Friday, July 15, 2016

Pilot Review: Roadies

Roadies (SHO)
Premiered June 26 at 10pm

I have nothing but fond memories of “Almost Famous,” the Oscar-winning film about journalists, groupies, and a band on the road. This show comes from Cameron Crowe, the writer and director of the fantastic 2000 movie, and it’s not hard to see a number of parallels between the two. The unfortunate difference is that this show is set in the present day, which takes away some of the allure and mystique that the film had being set in the 1970s. This feels a lot more like an uncensored version of “Nashville,” a story that doesn’t seem nearly as evolved or as current as the era in which it takes place. There are recognizable faces aplenty in the cast, starting with Luke Wilson, in a return to pay cable following his stint on “Enlightened” a few years back, in a role that is very fitting for him. It’s too bad that Carla Gugino’s part here is most comparable to the part she played on “Entourage” rather than a powerhouse role like in one of my favorite cancelled shows, “Threshold.” I couldn’t figure out who she was until I looked it up, but the undeniable star of this show is Imogen Poots, who really wowed me in “The Look of Love” at Sundance in 2013 as Paul Raymond’s daughter and has the meatiest and most enticing part here. Keisha Castle-Hughes, Oscar-nominated child star of “Whale Rider,” is also in the ensemble, in a role about as big and significant as the one she’s been playing on “Game of Thrones.” There’s much drama to be found here, and some comedy too, but I couldn’t make it past ten minutes of episode two of this mediocre and unexciting show.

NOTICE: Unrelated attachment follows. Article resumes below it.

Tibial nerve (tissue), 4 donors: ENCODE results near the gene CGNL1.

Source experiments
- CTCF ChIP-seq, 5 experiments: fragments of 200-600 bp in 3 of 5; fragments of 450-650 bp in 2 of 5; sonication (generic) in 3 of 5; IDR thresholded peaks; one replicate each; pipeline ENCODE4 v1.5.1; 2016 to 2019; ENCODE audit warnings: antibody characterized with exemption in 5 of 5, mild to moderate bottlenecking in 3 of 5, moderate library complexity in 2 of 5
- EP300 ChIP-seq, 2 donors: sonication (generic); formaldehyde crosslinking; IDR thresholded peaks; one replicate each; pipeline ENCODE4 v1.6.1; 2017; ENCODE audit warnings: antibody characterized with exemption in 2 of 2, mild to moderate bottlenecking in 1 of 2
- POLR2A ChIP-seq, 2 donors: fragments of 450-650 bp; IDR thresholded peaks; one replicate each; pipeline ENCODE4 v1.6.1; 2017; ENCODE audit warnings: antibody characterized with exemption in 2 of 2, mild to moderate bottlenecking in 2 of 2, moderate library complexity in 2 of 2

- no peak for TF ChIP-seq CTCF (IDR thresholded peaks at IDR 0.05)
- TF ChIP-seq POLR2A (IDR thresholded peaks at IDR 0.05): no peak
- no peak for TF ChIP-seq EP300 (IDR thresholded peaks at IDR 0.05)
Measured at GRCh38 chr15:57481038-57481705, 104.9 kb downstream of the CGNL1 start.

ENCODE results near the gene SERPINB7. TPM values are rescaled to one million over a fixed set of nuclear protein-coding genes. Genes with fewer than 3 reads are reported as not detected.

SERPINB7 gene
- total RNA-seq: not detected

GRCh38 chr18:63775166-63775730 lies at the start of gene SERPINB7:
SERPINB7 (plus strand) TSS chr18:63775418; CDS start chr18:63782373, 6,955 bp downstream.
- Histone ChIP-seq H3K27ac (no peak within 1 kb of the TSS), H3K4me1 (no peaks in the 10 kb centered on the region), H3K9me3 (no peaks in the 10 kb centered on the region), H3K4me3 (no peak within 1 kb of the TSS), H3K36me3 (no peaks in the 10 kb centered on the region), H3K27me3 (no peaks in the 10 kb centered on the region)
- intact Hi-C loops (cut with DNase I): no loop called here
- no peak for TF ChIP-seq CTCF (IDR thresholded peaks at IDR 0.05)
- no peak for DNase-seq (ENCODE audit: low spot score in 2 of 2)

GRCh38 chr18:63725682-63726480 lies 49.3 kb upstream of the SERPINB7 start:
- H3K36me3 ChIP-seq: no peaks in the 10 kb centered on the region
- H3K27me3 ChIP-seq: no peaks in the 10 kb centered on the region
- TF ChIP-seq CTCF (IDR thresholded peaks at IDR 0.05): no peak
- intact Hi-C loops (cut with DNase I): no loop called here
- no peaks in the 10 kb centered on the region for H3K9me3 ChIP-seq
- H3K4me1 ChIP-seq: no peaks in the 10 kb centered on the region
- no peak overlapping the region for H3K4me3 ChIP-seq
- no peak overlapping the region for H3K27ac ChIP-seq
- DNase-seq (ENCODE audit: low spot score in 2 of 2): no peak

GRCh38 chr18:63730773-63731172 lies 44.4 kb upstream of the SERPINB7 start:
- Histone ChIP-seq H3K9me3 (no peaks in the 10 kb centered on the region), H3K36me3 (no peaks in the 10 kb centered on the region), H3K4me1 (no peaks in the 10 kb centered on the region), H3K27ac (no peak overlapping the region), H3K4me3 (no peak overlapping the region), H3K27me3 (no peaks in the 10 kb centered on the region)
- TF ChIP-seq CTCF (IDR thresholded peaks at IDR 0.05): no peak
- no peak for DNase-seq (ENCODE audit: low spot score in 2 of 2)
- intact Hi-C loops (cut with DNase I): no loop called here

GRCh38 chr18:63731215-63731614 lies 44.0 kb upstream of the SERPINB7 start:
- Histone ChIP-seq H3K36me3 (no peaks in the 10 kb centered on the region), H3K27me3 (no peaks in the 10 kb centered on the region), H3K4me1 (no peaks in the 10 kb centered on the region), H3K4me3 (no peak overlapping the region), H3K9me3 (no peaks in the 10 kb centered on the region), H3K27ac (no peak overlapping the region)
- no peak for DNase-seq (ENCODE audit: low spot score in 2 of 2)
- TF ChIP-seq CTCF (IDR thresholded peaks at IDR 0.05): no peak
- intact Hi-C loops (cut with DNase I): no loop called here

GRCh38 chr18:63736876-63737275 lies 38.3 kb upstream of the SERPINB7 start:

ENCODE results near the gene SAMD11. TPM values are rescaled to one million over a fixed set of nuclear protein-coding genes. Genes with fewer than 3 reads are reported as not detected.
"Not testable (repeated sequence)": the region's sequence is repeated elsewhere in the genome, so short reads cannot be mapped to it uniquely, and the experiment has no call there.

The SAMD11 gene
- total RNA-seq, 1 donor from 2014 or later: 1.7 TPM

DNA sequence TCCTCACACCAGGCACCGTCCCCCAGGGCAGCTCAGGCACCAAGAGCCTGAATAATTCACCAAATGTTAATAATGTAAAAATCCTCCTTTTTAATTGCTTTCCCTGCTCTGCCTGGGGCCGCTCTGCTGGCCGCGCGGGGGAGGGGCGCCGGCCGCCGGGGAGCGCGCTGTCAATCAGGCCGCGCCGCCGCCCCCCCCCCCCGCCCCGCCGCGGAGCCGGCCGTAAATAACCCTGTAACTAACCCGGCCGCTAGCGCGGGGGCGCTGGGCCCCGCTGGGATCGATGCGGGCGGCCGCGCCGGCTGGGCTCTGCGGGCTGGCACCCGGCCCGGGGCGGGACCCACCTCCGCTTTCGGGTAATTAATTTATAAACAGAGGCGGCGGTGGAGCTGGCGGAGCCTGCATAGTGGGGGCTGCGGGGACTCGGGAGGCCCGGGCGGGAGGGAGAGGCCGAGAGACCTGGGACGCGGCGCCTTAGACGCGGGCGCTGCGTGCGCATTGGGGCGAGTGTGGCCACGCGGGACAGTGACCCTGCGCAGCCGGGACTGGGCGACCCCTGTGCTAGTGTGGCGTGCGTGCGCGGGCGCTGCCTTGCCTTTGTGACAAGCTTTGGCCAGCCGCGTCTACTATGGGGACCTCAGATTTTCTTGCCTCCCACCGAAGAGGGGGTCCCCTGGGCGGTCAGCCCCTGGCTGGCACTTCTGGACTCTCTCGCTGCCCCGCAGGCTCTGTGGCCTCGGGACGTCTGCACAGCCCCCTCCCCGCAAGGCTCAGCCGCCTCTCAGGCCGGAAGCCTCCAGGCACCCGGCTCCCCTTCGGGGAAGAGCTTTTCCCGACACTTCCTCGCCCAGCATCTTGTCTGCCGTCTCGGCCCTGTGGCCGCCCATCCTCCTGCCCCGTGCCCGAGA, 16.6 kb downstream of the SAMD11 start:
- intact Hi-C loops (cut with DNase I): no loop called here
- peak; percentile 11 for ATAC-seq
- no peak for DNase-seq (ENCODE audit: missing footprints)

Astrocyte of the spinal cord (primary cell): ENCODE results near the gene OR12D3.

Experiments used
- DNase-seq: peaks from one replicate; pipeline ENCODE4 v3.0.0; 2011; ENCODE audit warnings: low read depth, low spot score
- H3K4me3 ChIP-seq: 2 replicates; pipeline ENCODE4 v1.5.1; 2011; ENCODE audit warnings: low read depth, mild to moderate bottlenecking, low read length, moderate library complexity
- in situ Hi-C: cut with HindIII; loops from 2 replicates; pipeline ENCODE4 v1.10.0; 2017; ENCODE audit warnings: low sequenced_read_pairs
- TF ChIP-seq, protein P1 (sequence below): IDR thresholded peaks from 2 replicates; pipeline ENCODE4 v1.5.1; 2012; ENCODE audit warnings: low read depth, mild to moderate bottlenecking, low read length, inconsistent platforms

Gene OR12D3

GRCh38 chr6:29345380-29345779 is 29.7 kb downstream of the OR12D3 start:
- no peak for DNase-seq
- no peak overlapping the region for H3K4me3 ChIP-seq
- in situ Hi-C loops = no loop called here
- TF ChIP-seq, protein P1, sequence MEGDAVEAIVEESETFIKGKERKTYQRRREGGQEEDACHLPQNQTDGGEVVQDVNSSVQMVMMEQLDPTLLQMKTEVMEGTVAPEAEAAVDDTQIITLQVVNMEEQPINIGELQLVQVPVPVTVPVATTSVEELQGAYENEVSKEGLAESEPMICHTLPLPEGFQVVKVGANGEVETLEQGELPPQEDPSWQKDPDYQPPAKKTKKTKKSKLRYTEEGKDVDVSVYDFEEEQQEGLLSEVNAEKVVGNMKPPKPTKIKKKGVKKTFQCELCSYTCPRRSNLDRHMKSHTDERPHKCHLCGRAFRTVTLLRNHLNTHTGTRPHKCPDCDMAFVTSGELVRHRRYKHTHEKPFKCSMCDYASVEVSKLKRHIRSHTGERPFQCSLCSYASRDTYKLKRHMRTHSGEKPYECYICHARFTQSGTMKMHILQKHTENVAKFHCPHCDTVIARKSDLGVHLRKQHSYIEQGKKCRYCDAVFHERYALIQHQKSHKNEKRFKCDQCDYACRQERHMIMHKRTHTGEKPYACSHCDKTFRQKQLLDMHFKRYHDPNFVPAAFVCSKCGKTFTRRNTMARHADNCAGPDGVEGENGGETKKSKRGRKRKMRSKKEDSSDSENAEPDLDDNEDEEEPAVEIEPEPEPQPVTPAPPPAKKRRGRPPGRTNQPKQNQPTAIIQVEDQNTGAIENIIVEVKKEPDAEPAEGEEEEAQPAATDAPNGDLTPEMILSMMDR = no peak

How will it work as a series? There should no be shortage of plotlines and incestuous adventures to be covered, and there might even be some profound commentary about the business laced in with all of that. It could be fun and interesting, but this is hardly the smash hit that “Almost Famous” was.
How long will it last? Poor reviews and an unspectacular debut don’t suggest a strong and lasting future for this show. I don’t see Showtime fighting to save this series, but a second season might be possible if it’s deemed a worthwhile creative direction.

Pilot grade: C+

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